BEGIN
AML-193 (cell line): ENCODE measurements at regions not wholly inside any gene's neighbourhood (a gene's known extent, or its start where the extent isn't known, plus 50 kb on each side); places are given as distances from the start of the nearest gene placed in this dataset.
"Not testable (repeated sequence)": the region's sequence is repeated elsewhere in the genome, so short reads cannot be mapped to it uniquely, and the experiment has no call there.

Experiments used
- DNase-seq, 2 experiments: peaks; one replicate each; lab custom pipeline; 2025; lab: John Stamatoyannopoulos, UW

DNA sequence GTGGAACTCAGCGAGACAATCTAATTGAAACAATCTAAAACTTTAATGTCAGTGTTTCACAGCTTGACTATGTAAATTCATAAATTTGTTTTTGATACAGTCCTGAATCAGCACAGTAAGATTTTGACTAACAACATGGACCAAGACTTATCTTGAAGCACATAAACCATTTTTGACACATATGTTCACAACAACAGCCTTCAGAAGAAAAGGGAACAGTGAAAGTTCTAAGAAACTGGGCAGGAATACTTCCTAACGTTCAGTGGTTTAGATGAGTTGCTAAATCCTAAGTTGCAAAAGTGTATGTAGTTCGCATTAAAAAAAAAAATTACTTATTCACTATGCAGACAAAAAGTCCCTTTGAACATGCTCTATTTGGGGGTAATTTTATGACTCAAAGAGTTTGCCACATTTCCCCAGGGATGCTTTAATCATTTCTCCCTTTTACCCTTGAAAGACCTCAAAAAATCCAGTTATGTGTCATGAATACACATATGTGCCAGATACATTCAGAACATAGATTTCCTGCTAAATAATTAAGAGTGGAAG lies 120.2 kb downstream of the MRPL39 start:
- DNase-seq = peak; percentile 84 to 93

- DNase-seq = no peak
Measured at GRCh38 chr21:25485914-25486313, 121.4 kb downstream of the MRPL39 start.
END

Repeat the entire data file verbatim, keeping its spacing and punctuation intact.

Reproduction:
AML-193 (cell line): ENCODE measurements at regions not wholly inside any gene's neighbourhood (a gene's known extent, or its start where the extent isn't known, plus 50 kb on each side); places are given as distances from the start of the nearest gene placed in this dataset.
"Not testable (repeated sequence)": the region's sequence is repeated elsewhere in the genome, so short reads cannot be mapped to it uniquely, and the experiment has no call there.

Experiments used
- DNase-seq, 2 experiments: peaks; one replicate each; lab custom pipeline; 2025; lab: John Stamatoyannopoulos, UW

DNA sequence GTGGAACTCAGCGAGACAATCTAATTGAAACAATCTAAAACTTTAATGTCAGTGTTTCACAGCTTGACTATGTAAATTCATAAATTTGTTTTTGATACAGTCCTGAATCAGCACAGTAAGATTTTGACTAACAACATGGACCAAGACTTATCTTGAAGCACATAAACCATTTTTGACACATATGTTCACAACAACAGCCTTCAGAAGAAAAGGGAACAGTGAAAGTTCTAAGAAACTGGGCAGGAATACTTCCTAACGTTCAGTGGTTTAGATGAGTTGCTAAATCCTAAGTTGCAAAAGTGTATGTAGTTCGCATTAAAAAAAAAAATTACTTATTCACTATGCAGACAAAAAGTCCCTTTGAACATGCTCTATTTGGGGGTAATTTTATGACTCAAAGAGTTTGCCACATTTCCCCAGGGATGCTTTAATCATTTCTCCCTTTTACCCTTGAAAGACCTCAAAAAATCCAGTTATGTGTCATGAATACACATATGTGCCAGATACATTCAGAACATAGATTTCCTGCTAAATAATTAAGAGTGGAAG lies 120.2 kb downstream of the MRPL39 start:
- DNase-seq = peak; percentile 84 to 93

- DNase-seq = no peak
Measured at GRCh38 chr21:25485914-25486313, 121.4 kb downstream of the MRPL39 start.